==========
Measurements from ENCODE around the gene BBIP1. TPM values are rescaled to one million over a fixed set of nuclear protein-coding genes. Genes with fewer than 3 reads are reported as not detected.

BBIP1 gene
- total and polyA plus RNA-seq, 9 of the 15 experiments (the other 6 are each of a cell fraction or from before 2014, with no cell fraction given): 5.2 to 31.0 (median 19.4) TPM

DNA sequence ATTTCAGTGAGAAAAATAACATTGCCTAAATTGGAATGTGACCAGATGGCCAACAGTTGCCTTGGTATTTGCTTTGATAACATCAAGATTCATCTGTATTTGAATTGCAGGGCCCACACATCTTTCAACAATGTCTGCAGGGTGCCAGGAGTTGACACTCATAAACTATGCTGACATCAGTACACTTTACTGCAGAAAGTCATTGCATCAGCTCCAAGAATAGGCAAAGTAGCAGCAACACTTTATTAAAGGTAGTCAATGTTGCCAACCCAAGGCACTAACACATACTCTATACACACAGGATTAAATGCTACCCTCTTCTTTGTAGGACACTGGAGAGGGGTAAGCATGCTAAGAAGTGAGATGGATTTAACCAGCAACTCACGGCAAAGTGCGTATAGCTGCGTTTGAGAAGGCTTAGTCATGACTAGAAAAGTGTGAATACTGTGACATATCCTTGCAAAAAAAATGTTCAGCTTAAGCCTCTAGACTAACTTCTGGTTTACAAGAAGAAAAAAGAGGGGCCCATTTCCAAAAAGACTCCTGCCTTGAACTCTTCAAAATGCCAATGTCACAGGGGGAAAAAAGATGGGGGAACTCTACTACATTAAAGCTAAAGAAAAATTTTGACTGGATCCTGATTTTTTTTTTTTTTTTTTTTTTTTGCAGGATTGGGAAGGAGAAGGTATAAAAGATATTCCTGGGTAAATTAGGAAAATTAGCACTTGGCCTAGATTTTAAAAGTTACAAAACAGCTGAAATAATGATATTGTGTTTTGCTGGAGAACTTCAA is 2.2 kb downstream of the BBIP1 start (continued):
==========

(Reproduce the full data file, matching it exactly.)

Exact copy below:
Measurements from ENCODE around the gene BBIP1. TPM values are rescaled to one million over a fixed set of nuclear protein-coding genes. Genes with fewer than 3 reads are reported as not detected.

BBIP1 gene
- total and polyA plus RNA-seq, 9 of the 15 experiments (the other 6 are each of a cell fraction or from before 2014, with no cell fraction given): 5.2 to 31.0 (median 19.4) TPM

DNA sequence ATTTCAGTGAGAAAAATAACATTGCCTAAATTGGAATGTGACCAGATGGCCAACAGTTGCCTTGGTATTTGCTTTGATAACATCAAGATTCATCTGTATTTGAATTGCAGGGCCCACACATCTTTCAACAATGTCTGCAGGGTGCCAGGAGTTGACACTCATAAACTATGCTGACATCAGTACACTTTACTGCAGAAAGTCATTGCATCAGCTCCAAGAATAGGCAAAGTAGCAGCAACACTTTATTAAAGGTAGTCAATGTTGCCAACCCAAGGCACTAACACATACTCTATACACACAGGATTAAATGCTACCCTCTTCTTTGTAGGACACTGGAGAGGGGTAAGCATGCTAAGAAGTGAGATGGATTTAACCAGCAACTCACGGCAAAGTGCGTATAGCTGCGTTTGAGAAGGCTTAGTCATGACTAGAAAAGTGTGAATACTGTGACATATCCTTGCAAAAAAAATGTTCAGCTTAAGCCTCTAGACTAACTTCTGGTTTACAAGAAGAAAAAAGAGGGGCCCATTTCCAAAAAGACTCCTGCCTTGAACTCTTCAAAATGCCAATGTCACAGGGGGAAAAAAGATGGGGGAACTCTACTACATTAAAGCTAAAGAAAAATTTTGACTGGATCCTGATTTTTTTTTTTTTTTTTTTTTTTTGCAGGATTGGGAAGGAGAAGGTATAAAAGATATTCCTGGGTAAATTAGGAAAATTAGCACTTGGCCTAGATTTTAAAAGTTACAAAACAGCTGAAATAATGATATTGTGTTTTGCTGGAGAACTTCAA is 2.2 kb downstream of the BBIP1 start (continued):